How does your brain work out the problem of turning letters on a page into words? Researchers are one step closer to understanding the phenomenon, and the results may be of great use in assisting those with conditions like dyslexia, as well as yielding a greater understanding as to what is involved in the process of reading in general.

There are two keys to successfully understanding a written word – the first is recognizing each individual letter, and the next is recognizing the positions of the letters. Thus we see ATE and TEA as two different words, despite being made up of the same three letters. Why then do readers sometimes seem to deal just fine with some letters being out of order?

This is what researchers hoped to discover, as the fact is that it seems to depend on which letters are out of order. Standard psychological tests included flashing mixed-up words to see which errors would make the word unrecognizable, and which ones the brain could overcome with relative ease. Current research however has taken this test to the next level and performed even more significant switcharoos.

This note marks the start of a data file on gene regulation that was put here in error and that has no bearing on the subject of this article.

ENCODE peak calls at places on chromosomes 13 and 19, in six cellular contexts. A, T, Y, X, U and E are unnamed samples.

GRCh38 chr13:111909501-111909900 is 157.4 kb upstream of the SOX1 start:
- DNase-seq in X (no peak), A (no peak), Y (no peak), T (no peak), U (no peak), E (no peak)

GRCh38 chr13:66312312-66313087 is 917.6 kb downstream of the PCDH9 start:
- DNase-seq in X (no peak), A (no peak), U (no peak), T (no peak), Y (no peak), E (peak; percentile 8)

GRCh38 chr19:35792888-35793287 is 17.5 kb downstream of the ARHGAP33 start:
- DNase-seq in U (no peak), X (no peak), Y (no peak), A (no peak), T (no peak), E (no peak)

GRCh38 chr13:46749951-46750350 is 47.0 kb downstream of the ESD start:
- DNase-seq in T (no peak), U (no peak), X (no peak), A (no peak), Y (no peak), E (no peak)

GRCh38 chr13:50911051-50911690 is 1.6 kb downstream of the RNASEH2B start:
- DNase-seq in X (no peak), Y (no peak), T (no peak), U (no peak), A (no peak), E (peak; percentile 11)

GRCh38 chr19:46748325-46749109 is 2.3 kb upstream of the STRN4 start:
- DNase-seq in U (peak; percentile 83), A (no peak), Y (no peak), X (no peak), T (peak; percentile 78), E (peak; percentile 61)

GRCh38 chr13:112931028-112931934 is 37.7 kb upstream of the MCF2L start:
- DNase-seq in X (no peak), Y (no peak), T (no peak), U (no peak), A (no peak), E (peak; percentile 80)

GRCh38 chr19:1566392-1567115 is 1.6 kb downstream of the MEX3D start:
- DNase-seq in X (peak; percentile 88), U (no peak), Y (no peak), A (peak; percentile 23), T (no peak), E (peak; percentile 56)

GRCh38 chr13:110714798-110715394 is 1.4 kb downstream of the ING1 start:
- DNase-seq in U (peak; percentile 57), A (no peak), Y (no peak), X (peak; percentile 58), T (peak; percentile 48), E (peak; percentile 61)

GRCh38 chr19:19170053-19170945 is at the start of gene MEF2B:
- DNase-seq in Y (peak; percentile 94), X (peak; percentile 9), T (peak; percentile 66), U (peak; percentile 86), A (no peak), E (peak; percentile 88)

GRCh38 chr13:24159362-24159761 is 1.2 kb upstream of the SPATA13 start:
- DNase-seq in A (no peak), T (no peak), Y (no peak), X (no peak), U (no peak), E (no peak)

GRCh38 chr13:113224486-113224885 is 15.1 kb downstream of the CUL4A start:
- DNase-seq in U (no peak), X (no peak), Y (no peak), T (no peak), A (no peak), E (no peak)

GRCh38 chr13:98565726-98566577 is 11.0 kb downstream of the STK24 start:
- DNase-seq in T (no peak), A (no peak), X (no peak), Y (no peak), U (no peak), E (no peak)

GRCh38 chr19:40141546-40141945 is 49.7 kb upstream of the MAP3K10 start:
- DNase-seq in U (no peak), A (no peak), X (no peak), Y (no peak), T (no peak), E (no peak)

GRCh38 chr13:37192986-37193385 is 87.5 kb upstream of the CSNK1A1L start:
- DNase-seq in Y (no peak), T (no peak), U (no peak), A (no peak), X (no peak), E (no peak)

Previous tests were limited because if the first letter was moved the word could often be confused for similar words that started with the new first letter, but further research reveals the brain may still recognize the correct word even with this more significant jumbling. Thus it is hoped that the new test will be able to reveal how the brain identifies individual words. It is also geared towards identifying whether or not this process is impacted by the skill of the reader. Does a stronger reader actually decode the words differently?

The answers to these questions may reveal why reading seems to come far easier to some than it does to others. A potential result of such research may include the development of better methods to help those with difficulty reading overcome such issues.